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Picture of the Week

LUX dark matter detector

Detecting dark matter

The kind of matter and energy we can see and touch – whether it is in the form of atoms and molecules, or heat and light, only forms a tiny proportion of the content of the Universe, only about 5%. Over a quarter is dark matter, which is totally invisible but whose gravitational attraction can be detected; while over two thirds is dark energy, a force that pushes the Universe to expand ever faster.
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Archive of News

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29 November 2013: Comet ISON: full of surprises

Lots of surprises from Comet ISON today! More...

28 November 2013: GREAT3 challenges researchers to find new methods for measuring weak gravitational lensing

Think you can figure out a way to unlock one of the biggest secrets of the universe? The recently launched third Gravitational Lensing Accuracy Testing challenge (GREAT3) is giving researchers the opportunity to do just that. More...

22 November 2013: MAPS wins funding for two Centres for Doctoral Training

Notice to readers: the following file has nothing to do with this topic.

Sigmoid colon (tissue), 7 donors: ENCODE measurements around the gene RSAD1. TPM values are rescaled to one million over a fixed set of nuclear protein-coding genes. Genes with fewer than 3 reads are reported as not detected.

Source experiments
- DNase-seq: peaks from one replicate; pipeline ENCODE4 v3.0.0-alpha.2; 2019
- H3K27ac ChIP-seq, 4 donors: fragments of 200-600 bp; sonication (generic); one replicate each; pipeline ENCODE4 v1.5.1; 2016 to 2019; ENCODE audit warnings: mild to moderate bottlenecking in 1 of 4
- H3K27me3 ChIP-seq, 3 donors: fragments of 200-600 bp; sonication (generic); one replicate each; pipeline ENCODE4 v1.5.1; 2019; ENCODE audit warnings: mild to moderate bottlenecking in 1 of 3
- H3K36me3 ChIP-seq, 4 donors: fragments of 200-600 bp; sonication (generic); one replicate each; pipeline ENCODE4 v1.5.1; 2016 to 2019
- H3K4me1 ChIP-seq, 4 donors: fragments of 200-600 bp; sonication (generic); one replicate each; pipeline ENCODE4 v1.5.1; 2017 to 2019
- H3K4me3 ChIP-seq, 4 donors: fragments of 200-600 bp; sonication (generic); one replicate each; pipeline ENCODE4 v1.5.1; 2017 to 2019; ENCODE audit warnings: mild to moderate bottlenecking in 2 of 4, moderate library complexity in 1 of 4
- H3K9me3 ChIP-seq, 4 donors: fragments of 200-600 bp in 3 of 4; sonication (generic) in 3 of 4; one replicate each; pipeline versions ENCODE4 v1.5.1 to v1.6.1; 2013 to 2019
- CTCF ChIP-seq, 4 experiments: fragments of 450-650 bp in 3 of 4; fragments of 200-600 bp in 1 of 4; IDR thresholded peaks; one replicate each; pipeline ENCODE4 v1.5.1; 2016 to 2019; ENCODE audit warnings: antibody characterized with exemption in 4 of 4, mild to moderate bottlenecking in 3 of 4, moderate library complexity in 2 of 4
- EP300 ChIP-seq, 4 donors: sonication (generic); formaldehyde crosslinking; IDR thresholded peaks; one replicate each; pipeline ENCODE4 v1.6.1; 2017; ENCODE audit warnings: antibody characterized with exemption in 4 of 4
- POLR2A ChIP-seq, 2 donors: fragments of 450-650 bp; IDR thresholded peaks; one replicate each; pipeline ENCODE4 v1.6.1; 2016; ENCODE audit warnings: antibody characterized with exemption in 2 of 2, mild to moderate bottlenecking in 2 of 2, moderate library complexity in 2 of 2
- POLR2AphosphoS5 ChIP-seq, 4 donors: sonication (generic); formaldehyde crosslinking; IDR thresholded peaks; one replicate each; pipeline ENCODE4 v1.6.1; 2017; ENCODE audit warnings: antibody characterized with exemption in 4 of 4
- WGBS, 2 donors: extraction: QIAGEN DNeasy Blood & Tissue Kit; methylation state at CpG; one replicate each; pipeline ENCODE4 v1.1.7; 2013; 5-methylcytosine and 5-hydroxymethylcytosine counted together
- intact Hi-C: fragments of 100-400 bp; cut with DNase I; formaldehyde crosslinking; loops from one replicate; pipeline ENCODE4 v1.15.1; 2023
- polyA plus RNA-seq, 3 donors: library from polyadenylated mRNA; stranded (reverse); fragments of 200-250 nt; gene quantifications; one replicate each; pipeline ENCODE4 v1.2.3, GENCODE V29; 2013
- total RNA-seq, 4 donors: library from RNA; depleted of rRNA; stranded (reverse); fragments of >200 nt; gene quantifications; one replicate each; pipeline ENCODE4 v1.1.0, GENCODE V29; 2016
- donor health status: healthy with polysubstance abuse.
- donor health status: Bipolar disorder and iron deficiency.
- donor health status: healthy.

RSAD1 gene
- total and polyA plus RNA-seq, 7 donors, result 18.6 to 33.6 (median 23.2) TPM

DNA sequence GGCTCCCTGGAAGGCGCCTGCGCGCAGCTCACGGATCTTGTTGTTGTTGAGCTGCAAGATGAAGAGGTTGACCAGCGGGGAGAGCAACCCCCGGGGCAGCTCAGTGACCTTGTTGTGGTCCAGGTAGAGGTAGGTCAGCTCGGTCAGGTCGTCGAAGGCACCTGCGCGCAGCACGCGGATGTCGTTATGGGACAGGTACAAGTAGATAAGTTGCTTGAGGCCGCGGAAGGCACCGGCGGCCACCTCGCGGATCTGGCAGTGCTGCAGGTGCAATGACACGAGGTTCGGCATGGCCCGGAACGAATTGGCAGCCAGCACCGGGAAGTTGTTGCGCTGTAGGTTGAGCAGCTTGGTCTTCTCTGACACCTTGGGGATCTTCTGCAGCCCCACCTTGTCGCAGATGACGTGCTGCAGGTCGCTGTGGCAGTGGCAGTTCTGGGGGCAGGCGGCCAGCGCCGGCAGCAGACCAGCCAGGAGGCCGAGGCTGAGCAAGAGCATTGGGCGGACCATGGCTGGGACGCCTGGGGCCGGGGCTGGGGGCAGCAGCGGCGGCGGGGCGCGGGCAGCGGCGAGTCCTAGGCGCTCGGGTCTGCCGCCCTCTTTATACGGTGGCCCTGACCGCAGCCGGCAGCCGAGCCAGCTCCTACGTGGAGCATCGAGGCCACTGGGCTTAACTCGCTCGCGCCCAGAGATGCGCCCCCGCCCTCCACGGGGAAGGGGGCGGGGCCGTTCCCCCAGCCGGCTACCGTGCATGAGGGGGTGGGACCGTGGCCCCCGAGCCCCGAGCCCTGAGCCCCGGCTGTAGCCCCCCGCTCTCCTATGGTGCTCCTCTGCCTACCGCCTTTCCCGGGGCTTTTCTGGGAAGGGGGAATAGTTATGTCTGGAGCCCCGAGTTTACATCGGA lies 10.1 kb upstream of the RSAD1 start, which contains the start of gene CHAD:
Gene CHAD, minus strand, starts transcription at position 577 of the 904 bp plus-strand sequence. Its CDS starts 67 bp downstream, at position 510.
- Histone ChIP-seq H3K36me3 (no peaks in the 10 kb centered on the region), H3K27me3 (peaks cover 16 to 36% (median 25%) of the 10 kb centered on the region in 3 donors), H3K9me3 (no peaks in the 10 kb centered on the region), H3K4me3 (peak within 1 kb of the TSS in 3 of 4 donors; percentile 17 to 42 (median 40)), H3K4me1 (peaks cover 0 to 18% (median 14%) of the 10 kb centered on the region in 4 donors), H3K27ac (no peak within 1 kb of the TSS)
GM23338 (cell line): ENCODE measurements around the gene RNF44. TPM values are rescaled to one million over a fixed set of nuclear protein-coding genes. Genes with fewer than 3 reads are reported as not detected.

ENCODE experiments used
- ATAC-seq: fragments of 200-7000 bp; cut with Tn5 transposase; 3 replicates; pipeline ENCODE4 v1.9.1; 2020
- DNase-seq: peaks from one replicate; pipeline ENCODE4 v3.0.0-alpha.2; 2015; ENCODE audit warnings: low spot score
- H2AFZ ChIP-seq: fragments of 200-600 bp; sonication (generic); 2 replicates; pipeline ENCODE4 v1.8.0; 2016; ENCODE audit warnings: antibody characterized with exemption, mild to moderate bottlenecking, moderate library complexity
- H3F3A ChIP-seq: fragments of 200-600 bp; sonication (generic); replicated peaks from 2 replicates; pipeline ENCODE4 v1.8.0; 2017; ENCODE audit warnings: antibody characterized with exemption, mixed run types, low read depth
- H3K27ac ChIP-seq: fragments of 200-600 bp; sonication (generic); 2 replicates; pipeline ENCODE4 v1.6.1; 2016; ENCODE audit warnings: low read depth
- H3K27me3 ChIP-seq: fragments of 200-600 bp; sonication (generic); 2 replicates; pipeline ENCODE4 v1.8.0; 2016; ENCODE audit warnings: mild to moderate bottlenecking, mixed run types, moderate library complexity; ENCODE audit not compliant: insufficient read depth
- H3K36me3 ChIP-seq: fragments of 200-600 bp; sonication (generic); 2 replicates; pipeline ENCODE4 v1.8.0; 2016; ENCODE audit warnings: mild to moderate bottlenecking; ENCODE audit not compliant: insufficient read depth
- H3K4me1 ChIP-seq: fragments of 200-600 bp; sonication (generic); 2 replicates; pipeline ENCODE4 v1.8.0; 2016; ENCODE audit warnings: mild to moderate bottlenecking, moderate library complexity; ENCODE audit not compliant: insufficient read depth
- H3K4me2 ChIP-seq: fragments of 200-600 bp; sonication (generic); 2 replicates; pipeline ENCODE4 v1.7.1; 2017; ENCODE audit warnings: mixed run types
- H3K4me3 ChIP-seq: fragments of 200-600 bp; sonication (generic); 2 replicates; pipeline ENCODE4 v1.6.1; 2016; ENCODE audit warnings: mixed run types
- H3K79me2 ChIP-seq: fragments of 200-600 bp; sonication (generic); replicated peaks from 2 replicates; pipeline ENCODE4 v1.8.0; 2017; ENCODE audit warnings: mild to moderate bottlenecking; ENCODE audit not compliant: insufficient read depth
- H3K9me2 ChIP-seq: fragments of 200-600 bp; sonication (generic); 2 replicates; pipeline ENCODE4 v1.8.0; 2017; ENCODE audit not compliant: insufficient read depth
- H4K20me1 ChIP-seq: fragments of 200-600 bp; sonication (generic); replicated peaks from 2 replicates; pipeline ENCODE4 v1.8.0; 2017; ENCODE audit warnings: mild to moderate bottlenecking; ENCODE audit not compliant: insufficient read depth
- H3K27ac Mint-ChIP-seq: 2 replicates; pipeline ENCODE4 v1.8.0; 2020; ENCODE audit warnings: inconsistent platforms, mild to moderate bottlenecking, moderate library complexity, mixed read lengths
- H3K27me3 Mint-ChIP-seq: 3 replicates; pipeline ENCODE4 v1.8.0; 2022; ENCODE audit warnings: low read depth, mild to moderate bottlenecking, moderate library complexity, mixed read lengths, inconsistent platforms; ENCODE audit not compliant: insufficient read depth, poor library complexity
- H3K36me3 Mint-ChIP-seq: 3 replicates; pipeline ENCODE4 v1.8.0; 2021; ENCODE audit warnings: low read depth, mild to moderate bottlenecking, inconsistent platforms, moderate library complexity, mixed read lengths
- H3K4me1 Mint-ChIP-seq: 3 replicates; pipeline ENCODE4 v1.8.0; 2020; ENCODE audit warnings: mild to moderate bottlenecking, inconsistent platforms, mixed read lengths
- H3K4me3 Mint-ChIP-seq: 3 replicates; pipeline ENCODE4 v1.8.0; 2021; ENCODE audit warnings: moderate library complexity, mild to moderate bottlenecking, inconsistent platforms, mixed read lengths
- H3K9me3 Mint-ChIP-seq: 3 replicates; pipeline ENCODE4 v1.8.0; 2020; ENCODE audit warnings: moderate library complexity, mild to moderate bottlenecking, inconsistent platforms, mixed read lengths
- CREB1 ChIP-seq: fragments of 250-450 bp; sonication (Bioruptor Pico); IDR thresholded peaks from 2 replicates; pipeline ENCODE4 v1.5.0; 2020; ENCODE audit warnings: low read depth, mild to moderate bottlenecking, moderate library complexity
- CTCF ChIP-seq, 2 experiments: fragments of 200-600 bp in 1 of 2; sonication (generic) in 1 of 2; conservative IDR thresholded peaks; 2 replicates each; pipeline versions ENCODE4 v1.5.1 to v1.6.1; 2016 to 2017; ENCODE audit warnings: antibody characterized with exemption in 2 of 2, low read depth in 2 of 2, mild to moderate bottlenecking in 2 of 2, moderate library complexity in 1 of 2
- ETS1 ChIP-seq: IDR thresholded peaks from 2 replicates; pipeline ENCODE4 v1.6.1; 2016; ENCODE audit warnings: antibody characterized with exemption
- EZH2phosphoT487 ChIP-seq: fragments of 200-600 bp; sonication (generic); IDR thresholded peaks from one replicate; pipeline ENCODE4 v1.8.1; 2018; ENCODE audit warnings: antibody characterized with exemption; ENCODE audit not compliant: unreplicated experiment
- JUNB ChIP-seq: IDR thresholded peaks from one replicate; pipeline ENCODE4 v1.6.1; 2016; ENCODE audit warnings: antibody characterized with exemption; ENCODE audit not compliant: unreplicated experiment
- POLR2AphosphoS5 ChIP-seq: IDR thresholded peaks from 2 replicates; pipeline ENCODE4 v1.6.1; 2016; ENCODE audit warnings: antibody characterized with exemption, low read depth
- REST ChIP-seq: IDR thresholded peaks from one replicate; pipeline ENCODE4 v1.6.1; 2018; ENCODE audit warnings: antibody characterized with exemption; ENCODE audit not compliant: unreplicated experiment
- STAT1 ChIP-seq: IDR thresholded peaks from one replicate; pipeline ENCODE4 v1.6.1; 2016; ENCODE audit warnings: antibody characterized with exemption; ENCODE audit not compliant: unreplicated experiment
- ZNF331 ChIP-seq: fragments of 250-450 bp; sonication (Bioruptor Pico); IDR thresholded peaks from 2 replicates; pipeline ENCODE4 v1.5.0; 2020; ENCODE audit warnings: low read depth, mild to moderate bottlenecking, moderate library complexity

The Faculty of Mathematical and Physical Sciences is delighted to announce that it has won funding for two EPSRC Centres for Doctoral Training (out of seven awarded to UCL). More...

18 November 2013: UCL top in research council income

UCL researchers and those who support their grant applications to research councils are to be congratulated, writes Professor David Price, UCL Vice-Provost (Research). More...

14 November 2013: Quantum state world record smashed

A normally fragile quantum state has been shown to survive at room temperature for a world record 39 minutes, overcoming a key barrier towards building ultrafast quantum computers. The research, published in the journal Science, was led by Mike Thewalt (Simon Fraser University, Canada), with involvement from researchers at UCL and Oxford University, and material provided from collaborating institutes in Berlin. More...

5 November 2013: Designer Piercings: New membrane pores with DNA nanotechnology

A new way to build membrane-crossing pores, using Lego-like DNA building blocks, has been developed by scientists at UCL, in collaboration with colleagues at the University of Cambridge and the University of Southampton. More...

4 November 2013: Roots of earthquakes explained

Many populated areas around the world are prone to earthquakes, so understanding what controls their distribution and frequency is a top priority for the earth scientists. However the root causes often remain elusive because scientists have limited information about what happens deep down in the Earth’s crust. A new study by a team including Joanna Faure Walker (UCL IRDR), published in Nature Geoscience, has shed new light on this problem, and has shown how phenomena on the surface can be linked to the movement of rocks deep down in the Earth’s crust. More...

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